I've learned much about myself and the way I want to live my life while dancing. I didn't study dance formally while growing up, except for two years of ballet as a kid. I quit after that, never regretting it, and I never did very well in my brief attempts at formal, classical dance classes later. But in college, in the magic time, and even before it, I learned some life lessons dancing:

1. Never be afraid to be the first one dancing. Someone's got to start it. Thanks, Fred.
2. Never be afraid to be the only one dancing. I'll thank Beth Williams for this one, only because it's her music that I first remember finding so irresistible that I just didn't care what anyone else thought.
3. Never be afraid of being ugly when you dance. Thanks, Quentin. In fact, I strongly suspect if I'm totally not afraid of being ugly, I probably never am.
4. Be with your breath. Return again and again to the center of your breath and the dance you need to dance is there, large or small, actively huge or vibratingly tiny. Dunya, you are the most amazing example of how to be utterly present in dance.
5. When you have trouble finding the center, still, return to familiar ritual. I dance the elemental circle, spinning out of it and into the spiral of myself. My body sings under the stars and the big bowl of sky. Thanks for Brushwood.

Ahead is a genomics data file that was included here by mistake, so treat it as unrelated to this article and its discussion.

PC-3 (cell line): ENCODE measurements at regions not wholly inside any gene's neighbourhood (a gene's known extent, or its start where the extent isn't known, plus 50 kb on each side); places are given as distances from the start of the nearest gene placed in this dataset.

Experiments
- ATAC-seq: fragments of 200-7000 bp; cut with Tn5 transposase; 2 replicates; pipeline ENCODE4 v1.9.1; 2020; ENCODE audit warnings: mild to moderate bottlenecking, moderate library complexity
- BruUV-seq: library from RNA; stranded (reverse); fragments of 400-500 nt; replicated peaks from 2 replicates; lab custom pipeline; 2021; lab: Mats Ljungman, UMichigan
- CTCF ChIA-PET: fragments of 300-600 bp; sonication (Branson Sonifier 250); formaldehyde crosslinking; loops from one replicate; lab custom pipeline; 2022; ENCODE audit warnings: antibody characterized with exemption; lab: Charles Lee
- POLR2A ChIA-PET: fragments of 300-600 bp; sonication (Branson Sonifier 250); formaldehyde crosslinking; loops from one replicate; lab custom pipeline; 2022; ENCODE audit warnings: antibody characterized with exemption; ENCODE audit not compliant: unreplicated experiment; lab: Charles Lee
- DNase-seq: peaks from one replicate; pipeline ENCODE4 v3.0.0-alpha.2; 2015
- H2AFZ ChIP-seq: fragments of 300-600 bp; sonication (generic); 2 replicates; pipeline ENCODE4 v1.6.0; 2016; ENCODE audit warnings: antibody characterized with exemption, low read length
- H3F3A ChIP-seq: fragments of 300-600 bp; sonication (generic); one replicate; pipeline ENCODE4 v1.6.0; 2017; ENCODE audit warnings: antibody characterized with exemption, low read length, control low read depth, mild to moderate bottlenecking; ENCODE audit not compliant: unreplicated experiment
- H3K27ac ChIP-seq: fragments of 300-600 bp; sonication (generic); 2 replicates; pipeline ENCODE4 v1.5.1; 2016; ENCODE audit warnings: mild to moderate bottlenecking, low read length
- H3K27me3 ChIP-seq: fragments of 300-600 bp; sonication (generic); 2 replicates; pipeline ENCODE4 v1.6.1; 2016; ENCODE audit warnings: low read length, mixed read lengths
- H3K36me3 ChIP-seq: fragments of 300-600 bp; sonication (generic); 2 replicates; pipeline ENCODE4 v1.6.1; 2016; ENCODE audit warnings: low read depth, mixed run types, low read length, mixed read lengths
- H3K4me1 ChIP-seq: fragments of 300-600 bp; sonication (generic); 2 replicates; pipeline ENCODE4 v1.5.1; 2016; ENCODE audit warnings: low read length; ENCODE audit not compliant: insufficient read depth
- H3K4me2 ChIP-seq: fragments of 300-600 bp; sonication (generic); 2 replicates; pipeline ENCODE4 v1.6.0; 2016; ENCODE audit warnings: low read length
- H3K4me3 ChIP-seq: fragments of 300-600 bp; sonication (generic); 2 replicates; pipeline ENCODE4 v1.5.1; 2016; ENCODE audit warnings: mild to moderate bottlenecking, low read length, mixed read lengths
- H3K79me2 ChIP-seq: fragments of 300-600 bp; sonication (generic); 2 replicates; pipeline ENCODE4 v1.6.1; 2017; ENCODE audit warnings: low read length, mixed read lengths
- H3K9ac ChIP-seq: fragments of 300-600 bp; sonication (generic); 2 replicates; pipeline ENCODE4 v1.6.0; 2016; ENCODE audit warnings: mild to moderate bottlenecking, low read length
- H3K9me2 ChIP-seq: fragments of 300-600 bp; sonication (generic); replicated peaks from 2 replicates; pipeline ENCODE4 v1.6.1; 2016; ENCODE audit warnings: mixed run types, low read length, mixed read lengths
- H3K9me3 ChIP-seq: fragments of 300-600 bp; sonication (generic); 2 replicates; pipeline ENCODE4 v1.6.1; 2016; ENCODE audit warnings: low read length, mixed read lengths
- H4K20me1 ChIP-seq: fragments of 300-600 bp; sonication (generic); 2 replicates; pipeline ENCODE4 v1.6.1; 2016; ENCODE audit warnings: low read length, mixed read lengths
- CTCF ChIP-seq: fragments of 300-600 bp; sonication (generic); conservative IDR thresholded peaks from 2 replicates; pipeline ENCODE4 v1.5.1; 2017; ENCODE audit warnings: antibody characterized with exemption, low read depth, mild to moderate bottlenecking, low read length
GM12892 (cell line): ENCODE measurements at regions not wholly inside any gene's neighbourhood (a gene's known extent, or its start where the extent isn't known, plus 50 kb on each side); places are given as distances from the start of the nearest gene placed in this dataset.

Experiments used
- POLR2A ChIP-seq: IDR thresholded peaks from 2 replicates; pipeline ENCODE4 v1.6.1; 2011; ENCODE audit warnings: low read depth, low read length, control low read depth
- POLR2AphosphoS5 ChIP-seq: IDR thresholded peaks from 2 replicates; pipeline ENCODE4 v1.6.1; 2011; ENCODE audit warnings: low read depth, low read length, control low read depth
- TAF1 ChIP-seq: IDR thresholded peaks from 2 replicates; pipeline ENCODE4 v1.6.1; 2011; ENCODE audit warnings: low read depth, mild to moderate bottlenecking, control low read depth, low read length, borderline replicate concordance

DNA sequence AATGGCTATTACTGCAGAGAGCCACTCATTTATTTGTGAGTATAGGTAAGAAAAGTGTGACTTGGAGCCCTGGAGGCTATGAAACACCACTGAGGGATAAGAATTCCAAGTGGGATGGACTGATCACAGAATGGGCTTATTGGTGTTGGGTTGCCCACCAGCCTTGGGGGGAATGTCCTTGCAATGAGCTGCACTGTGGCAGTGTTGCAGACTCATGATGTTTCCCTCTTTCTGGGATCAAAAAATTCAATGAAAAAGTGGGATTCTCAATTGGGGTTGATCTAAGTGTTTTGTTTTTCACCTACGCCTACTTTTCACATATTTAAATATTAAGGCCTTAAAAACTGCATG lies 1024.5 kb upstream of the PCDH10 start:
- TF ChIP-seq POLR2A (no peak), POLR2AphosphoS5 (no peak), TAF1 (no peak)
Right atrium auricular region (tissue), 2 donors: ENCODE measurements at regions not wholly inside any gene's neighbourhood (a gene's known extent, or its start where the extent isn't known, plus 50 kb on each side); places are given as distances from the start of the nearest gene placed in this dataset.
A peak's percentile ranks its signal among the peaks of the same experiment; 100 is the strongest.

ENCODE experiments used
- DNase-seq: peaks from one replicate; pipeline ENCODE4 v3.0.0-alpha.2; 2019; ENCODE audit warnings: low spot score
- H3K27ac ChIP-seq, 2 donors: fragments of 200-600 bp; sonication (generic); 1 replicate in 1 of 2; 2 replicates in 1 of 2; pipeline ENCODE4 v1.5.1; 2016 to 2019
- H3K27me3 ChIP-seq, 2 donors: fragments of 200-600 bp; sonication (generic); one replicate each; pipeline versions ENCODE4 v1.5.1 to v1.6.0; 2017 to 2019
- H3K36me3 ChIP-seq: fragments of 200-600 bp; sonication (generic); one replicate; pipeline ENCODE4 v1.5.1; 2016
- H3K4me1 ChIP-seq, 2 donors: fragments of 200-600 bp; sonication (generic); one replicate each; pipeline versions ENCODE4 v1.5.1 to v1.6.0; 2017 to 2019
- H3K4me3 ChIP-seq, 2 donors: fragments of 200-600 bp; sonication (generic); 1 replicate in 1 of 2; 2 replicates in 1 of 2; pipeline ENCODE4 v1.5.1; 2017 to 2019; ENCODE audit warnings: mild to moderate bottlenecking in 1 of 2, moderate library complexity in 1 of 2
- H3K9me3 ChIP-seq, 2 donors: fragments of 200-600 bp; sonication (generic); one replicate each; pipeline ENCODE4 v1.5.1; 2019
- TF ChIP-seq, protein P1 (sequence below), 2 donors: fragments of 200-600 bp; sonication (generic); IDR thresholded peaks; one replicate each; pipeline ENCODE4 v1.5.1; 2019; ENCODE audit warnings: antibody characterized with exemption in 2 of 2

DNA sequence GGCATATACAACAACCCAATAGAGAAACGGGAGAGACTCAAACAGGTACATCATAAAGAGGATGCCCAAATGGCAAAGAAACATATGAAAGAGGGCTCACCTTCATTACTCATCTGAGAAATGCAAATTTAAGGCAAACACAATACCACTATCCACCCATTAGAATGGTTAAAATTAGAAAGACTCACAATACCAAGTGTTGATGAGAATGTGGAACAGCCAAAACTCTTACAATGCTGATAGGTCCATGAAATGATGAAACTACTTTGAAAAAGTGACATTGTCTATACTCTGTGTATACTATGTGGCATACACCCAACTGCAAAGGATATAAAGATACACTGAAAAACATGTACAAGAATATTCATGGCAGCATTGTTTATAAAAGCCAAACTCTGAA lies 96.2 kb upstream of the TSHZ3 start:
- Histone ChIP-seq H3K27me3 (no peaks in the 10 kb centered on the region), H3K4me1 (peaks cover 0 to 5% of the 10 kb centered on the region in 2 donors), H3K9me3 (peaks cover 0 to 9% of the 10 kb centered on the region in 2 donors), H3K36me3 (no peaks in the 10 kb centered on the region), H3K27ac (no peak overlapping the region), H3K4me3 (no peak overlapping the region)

I can also thank Michael for being my smooth dance partner so many times, and Kenn for being a great mirror, and that guy I never saw again for winning the waltz contest with me, and Zoey for showing me that you can start dancing anything at any age and be utterly beautiful, Andrea for performing with me, Kairol for combining writing and dance and creativity so brilliantly. I could go on and on, and I know I am incredibly lucky to be so blessed with so much recognized inspiration from people I know and love. So I'm crazy to not be dancing more now, when it feeds me so--but I am so much the Renaissance woman, so wanting to do way too many things, and my time and energy are just limited. I'll dance when I can, when the fever burns too suddenly bright. I'll make excuses to do it, take classes to do it, wear clothes I can always move in, play music I love, dance walking down the street, be in this body so fully that the dance is simply a part of me-in-time; there, inspired by my heartbeat and breath, without any thought but 'Now, *This*. . .

13 October 2005

"I'm Looking Over a Four Leaf Clover"

First, this is very disconcerting because I keep thinking of the version that goes "I'm looking over my dead dog, Rover". Different, indeed, and some nice imagery there. I also discovered that I didn't quite have the rhythm of this one down correctly, though that's easy enough to fix. But this song also makes no sense, lyrically: "I'm looking over a four leaf clover that I overlooked before. One leaf is sunshine, the other is rain, third is the roses that grow in the rain. No use explaining, the one remaining is somebody I adore. I'm looking over a four leaf clover that I overlooked before." Now, what does that mean? Why is this clover overlooked, and what exactly is he seeing in it now, and why?